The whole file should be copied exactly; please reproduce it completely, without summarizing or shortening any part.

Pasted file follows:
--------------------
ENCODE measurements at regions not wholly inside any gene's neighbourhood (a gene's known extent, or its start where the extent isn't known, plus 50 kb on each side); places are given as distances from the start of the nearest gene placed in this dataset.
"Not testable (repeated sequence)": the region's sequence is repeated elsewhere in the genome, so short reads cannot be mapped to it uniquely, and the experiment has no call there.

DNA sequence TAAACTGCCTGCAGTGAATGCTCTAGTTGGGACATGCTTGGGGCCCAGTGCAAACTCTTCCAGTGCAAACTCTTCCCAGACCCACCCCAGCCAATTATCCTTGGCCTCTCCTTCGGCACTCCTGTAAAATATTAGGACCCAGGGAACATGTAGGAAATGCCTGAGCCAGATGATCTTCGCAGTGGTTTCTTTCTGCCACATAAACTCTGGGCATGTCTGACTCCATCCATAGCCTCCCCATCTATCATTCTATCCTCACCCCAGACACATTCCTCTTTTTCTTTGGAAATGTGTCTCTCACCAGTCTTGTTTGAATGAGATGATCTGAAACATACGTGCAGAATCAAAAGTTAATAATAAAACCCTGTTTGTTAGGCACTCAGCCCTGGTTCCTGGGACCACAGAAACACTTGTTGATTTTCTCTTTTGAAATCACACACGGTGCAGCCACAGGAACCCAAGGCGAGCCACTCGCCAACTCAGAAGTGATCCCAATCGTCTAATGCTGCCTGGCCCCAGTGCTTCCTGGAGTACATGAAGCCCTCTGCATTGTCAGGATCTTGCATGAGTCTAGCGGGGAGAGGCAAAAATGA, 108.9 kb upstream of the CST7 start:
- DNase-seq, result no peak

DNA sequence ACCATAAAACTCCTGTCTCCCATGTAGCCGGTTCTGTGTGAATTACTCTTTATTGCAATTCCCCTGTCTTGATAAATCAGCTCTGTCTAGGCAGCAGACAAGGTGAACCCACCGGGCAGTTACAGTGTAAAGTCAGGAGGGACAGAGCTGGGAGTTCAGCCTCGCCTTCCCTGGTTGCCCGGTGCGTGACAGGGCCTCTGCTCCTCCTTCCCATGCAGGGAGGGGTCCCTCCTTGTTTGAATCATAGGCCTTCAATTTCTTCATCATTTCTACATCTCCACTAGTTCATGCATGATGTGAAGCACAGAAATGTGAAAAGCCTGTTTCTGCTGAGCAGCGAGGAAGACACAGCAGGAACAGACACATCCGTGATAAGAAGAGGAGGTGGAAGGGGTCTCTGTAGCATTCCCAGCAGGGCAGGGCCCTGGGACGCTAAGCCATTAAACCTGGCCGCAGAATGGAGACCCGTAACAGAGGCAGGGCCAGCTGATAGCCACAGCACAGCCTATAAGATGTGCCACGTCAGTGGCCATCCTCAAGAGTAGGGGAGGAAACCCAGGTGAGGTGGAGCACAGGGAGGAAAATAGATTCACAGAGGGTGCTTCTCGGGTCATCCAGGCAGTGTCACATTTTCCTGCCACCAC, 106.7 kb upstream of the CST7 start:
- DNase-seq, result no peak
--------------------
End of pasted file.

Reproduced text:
ENCODE measurements at regions not wholly inside any gene's neighbourhood (a gene's known extent, or its start where the extent isn't known, plus 50 kb on each side); places are given as distances from the start of the nearest gene placed in this dataset.
"Not testable (repeated sequence)": the region's sequence is repeated elsewhere in the genome, so short reads cannot be mapped to it uniquely, and the experiment has no call there.

DNA sequence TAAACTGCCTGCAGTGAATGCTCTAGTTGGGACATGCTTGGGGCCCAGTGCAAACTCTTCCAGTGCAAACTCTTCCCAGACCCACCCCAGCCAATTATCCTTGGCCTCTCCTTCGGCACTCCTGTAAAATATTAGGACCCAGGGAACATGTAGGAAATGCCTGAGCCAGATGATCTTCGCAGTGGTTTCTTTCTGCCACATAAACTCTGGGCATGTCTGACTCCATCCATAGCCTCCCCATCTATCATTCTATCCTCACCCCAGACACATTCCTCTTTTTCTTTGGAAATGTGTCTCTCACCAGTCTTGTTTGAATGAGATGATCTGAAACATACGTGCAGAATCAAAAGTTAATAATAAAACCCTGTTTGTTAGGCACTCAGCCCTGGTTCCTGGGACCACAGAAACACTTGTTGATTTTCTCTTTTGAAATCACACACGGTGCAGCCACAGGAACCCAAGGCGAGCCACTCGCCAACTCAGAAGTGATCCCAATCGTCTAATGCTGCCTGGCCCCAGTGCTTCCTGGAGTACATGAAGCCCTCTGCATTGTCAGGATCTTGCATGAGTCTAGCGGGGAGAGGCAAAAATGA, 108.9 kb upstream of the CST7 start:
- DNase-seq, result no peak

DNA sequence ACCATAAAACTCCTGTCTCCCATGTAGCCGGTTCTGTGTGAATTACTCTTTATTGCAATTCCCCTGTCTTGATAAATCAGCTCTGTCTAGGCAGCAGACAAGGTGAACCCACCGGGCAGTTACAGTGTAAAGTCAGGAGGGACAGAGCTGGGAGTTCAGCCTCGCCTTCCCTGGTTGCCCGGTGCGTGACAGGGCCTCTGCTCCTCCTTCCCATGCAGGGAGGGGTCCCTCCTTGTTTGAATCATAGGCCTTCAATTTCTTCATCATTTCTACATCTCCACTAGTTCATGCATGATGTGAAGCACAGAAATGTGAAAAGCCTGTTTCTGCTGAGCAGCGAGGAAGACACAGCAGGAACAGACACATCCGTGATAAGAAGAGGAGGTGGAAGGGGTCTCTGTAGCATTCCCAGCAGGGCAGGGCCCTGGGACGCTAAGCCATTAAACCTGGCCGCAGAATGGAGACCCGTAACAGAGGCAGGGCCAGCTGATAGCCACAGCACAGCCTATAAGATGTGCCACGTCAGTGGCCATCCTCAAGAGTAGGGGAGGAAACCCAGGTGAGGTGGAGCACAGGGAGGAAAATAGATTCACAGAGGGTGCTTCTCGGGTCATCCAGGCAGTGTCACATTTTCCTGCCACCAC, 106.7 kb upstream of the CST7 start:
- DNase-seq, result no peak